The climb up Potatopatch was slightly wicked. The worst part was the horseflies. You can’t swat horseflies when you’re climbing singlespeed. That climb broke a lot of people. It was hard on the singlespeed, but the way I saw it, if you’re on your lowest gear behind me, every pedal stroke of mine is a nail in your coffin. After that, I knew that the hardest part was over, slammed some gel, and resolved myself to keep it at 11 the whole way back.

The remainder of the course was verymuch like the first part. Lots of gravel and hills, then a little singletrack.

I eventually caught up to Specialized Lady’s teammate, who exclaimed, “You just like to catch guys to make them feel like shit, don’t you?” I hate that attitude, so the nicest reply I could muster was “No, man, I’m just racing my bike. I don’t give a fuck what gender you are.”
Thom Parsons said it best in his report on the first blows of the women’s race:  “I chased AC (Amanda Carey) and CS (Cheryl Sorensen) for a bit, until a couple dudes tried to horn in. I was kinda hell bent on getting good footage of the ladies because, admittedly, they tend to get the shaft coverage-wise. These dudes, however were hell bent on not getting “girled.” Do you know how much that term pisses me off? A freakin’ lot, that’s how much. Buddy, you’re not getting “girled,” you’re getting “better athleted.” Now shut up about getting “girled” already you club-cut jersey wearing clown.”

Somewhere on the final throes of singletrack, my Garmin told me that I’d already ridden 100 miles. I cursed the course designer and eventually made it to the final run down Thunder Rock Express… which I took somewhat conservatively given the terrain and unknown degree of sketchiness of my brakes.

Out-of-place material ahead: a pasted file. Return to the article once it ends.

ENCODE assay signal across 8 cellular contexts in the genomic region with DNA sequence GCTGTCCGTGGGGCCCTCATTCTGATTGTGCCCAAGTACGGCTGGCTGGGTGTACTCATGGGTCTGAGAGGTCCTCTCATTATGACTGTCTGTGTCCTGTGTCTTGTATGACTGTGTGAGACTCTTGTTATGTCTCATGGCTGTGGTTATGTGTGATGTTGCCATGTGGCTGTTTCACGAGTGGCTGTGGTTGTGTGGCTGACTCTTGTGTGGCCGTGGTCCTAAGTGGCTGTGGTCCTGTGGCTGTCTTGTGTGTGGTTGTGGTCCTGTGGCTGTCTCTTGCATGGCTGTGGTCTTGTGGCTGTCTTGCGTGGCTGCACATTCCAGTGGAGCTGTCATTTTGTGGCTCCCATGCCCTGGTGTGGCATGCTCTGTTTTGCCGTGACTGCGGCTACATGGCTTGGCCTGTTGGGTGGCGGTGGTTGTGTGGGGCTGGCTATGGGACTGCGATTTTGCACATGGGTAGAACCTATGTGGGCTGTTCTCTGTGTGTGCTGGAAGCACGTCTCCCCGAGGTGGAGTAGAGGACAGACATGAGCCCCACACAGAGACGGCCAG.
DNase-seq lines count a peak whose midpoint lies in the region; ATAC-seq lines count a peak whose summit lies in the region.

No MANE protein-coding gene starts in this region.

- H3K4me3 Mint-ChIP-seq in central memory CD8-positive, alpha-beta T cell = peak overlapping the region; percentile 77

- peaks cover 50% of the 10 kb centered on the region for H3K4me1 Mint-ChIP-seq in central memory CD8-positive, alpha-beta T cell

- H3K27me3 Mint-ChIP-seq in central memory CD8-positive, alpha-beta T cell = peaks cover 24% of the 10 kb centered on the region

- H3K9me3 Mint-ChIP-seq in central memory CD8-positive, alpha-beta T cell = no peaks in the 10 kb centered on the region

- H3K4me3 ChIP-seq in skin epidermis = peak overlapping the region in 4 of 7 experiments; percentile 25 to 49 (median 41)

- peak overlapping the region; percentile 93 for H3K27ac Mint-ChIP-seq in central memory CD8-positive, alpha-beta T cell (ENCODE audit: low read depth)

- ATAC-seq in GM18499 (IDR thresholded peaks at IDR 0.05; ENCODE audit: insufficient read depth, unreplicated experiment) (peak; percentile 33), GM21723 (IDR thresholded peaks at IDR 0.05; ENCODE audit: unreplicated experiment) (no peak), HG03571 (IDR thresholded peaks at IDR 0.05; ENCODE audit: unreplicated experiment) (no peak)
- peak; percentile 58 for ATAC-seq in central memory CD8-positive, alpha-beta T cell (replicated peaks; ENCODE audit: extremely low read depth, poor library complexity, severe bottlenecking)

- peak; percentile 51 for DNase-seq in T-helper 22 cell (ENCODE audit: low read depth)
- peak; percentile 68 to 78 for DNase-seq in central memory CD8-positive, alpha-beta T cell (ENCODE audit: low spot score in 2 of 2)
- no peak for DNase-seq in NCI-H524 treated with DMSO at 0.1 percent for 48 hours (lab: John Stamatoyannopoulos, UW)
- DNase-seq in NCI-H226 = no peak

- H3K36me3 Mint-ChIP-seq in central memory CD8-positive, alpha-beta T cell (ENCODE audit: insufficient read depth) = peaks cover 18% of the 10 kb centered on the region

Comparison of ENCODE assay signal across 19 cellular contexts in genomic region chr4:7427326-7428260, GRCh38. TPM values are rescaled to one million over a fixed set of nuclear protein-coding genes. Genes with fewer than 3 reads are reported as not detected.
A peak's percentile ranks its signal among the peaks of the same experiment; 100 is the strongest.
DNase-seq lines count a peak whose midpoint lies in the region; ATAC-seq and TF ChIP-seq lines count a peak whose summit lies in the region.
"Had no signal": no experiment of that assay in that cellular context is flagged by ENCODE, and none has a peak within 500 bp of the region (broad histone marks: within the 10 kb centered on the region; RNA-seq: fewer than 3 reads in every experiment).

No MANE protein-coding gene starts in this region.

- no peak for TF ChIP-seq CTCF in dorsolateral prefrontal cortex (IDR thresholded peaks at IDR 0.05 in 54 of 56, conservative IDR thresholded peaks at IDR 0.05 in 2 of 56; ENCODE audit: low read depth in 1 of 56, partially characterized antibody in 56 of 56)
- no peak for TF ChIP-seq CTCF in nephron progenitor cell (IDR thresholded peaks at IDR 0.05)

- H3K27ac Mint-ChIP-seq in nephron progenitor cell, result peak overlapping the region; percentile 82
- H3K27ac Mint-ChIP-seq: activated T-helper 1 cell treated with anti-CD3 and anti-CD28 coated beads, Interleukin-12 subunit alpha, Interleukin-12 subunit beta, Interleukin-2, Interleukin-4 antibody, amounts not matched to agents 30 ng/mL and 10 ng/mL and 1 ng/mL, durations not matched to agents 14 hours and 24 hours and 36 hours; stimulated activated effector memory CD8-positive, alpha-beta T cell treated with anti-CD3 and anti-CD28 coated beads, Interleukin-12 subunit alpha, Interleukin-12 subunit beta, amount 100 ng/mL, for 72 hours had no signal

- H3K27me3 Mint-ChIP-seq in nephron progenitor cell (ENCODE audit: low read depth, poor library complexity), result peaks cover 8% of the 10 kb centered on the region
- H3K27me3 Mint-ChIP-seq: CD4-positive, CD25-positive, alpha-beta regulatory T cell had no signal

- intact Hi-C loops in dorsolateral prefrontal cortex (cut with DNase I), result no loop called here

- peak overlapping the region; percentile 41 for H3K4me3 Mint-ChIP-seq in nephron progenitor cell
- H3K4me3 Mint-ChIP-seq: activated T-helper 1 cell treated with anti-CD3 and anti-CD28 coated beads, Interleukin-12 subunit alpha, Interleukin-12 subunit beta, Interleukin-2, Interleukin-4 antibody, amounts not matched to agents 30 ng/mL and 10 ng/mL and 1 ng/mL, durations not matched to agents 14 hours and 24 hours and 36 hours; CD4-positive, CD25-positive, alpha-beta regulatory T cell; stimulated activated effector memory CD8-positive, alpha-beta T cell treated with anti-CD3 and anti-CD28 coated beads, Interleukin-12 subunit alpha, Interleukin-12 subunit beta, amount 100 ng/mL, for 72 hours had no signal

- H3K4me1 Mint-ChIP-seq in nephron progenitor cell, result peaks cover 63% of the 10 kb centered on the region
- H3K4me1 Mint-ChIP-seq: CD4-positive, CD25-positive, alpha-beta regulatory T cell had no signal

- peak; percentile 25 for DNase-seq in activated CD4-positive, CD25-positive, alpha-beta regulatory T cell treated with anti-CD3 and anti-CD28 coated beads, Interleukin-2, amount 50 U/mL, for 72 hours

Final finish time- 9 hours, 28 minutes, and 7th behind 6 freakishly strong women (3 from Team CF, with Cheryl winning and the 2 others who racing their first 100 following in 3rd and 5th) who gave me an honest ass-kicking. Brenda was about 15 minutes behind me, followed closely by the Specialized lady (whose name I’ll stick in here as soon as the full results are up and I know who she is).

More post-race rundown to follow. I figure you’ve read enough already.

April 24, 2012

Audience Polling

Filed under: Bike Racing — Andrea @ 10:59 am

I can’t make up my mind:

Cohutta 100- rigid w/an Ardent 2.4 front tire (lighter, a little faster uphill, makes me look like a badass) or SID WC suspension fork w/an Ignitor (~1.5 pounds heavier, but a little faster downhill)?

Comment here or on FB/Twitter. Whichever has the most votes is what I’ll do this weekend…